However, Hume's dehorning strategy has not ended poaching of his rhinos. Even small amounts of horn are valuable, and dehorning is done only every 12 months. The latest attack on Hume's farm killed two rhinos on March 6. Poachers managed to break in and walk through two rhino camps to attack a group of youngsters with horns that had not been trimmed. "They shot them. One of our field rangers who was corrupted brought [the poachers] in," said Stephan Broekman, project security manager and head of Hume's anti-poaching unit.
Groups such as Save the Rhino and the International Fund for Animal Welfare expect poaching to increase when the market is legalized, as they say happened with elephant poaching after a one-off ivory auction in 2008 stimulated demand in Asia.
Harvesting ivory always kills elephants, while rhinos can live without their horns. But the crisis over ivory has sparked fears that rhino horn will become an investment for poaching syndicates in the early stages of legal trading. "It will be like opening Pandora's Box, and it cannot be undone, devastating a species already threatened with extinction," said a ranger at South Africa's Pilanesberg National Park, who wished to remain anonymous.
The private sector claims it plays a vital role in rhino conservation that is often ignored. "The insult here is that we, the private reserves in South Africa, own and are responsible for more rhinos that the rest of Africa combined," said Pelham Jones, chairman of the Rhino Owner's Association. "We own some 6,500 black and white rhinos, which is about 37% of the national population, and we get zero funding from government."
The South African move to trade horn domestically comes despite the country's ratification in 1975 of an international trade ban under the auspices of the Convention on International Trade in Endangered Species of Flora and Fauna, a multilateral treaty intended to protect endangered plants and animals.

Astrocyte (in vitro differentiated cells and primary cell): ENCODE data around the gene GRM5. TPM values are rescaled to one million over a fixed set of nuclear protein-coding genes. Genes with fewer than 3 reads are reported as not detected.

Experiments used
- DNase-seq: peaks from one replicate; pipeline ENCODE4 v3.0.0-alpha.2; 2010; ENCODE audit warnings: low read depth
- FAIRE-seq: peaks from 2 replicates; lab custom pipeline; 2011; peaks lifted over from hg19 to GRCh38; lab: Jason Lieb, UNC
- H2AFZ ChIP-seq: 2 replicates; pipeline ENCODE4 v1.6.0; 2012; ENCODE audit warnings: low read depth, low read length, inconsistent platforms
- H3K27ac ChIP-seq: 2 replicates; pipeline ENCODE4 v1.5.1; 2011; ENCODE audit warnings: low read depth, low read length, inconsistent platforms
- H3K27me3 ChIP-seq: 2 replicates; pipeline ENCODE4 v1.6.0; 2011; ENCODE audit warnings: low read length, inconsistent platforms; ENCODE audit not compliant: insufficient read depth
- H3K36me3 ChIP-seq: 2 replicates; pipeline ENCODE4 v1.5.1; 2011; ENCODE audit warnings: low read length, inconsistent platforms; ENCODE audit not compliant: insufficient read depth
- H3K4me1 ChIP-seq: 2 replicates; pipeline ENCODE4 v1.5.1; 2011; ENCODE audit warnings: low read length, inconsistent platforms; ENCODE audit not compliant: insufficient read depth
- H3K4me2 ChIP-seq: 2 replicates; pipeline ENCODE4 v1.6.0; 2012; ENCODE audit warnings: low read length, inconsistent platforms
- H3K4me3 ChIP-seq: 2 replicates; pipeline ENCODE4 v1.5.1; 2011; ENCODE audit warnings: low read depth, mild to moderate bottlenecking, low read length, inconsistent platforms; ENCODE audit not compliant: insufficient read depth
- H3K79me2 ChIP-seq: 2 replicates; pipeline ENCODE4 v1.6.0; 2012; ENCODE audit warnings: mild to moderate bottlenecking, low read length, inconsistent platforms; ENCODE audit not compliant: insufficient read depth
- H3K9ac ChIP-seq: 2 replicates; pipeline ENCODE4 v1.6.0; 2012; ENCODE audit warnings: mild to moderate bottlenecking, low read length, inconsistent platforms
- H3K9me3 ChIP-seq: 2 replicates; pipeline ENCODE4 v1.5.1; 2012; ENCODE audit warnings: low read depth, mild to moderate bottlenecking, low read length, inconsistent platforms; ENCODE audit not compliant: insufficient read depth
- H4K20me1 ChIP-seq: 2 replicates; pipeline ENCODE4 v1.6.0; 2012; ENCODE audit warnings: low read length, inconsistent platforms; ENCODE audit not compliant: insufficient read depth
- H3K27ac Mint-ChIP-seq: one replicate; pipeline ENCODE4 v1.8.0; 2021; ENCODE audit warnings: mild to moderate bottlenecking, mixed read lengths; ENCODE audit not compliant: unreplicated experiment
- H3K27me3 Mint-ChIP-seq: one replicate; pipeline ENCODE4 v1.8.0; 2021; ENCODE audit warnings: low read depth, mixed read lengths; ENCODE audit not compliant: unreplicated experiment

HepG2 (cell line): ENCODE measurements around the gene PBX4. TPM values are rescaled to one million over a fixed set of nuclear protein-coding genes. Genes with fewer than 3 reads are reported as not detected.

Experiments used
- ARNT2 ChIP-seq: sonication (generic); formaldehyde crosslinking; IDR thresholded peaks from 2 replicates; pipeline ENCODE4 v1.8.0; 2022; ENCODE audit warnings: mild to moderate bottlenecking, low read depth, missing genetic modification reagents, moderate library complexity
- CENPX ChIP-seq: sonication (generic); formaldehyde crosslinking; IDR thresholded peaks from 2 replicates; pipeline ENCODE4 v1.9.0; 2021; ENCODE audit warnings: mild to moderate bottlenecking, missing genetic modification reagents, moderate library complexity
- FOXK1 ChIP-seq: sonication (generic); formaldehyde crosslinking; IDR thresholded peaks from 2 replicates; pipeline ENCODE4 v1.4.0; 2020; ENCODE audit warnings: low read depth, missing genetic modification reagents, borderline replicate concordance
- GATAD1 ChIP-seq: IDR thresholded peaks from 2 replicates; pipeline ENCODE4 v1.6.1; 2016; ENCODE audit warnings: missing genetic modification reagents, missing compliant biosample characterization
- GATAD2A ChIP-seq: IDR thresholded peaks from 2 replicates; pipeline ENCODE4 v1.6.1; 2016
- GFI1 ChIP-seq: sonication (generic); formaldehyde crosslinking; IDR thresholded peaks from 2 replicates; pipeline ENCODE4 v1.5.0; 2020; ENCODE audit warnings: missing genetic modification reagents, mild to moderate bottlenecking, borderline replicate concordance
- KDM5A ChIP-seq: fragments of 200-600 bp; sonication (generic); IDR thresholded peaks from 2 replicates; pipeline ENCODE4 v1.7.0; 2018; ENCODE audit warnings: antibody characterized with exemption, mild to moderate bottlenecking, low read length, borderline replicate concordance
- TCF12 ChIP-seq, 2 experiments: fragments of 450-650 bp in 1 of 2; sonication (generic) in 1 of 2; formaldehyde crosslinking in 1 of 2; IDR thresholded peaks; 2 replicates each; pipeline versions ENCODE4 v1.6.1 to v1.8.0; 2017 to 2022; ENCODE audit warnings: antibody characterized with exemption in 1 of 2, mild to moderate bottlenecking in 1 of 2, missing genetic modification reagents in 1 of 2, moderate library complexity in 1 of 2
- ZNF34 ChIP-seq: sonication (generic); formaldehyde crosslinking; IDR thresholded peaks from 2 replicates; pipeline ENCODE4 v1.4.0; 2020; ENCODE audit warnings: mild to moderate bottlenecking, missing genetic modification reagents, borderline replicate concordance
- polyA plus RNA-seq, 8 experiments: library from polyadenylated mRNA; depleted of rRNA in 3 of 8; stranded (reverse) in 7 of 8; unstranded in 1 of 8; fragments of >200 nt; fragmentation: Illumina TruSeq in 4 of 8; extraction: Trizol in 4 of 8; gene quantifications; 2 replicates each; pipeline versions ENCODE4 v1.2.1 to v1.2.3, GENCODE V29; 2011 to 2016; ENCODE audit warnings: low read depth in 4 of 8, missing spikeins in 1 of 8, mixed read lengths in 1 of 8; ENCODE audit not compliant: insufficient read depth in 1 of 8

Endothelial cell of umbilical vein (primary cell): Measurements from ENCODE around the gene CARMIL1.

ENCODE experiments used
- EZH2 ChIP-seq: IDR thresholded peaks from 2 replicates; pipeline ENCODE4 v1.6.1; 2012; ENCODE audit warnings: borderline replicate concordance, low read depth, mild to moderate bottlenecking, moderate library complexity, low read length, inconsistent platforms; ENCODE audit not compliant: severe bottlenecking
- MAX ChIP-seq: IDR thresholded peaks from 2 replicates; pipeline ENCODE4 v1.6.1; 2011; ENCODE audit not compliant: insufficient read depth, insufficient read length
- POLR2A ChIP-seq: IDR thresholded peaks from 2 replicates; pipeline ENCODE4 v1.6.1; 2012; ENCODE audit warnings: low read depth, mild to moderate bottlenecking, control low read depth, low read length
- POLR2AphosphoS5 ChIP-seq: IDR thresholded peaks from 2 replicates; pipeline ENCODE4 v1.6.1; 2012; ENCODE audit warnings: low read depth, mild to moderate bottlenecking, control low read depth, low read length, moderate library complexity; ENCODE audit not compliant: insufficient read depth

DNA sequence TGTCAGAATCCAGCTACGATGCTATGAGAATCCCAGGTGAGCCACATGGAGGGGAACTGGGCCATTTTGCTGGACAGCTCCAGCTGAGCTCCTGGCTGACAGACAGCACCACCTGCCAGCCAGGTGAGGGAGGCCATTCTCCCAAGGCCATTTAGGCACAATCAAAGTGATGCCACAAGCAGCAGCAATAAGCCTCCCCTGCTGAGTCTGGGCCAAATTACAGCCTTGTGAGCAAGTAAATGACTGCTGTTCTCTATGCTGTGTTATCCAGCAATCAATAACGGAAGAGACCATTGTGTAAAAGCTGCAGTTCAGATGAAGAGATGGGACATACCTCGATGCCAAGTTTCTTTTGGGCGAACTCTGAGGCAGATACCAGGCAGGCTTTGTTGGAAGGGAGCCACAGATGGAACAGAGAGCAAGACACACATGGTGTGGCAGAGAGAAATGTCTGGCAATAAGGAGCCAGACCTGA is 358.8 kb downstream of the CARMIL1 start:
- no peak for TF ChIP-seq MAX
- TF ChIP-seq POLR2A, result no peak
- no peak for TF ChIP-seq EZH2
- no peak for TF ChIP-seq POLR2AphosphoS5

South Africa will require buyers and sellers to obtain permits to take part in the domestic trade, and buyers will have to be in possession of a residence permit and have a South African address to prevent foreign traffickers from buying horn. Albi Modise, a DEA official, said environmental management inspectors from the department and South Africa's provincial conservation authorities have verified the rhino horns that are due to be sold at Hume's planned auctions.
Buyers are offering around the same price as on the black market, according to Hume's lawyer, Izak du Toit, who said estimated prices quoted in the media were "horribly inflated." Du Toit expects the auction to achieve a price of around $10,000 per kilogram, about the same as buyers were offering before South Africa's domestic trade ban came into effect eight years ago.
"We don't know who the buyers are, and we are not required by law to ask," said Du Toit. He said he thinks buyers will likely be investors and businessmen hoping that the next CITES meeting, to be held in two or three years' time, will loosen restrictions on the international horn trade so that they can sell legally overseas.
For Hume, the ideal outcome of legal trading in horn is that rhinos will become more valuable alive than dead, encouraging conservationists to reinvest in the species and create breeding programs. That would lead to an increase in numbers and encourage biodiversity.
"If it works, my horn will be worthless and the poachers will not come to my farm," said Hume. "I will save more than half of my running costs and I can go back to what I did 20 years ago, which was leave my horns on my rhinos, breed rhinos, sell them to game reserves, zoos and game parks at a profit to breed more rhino."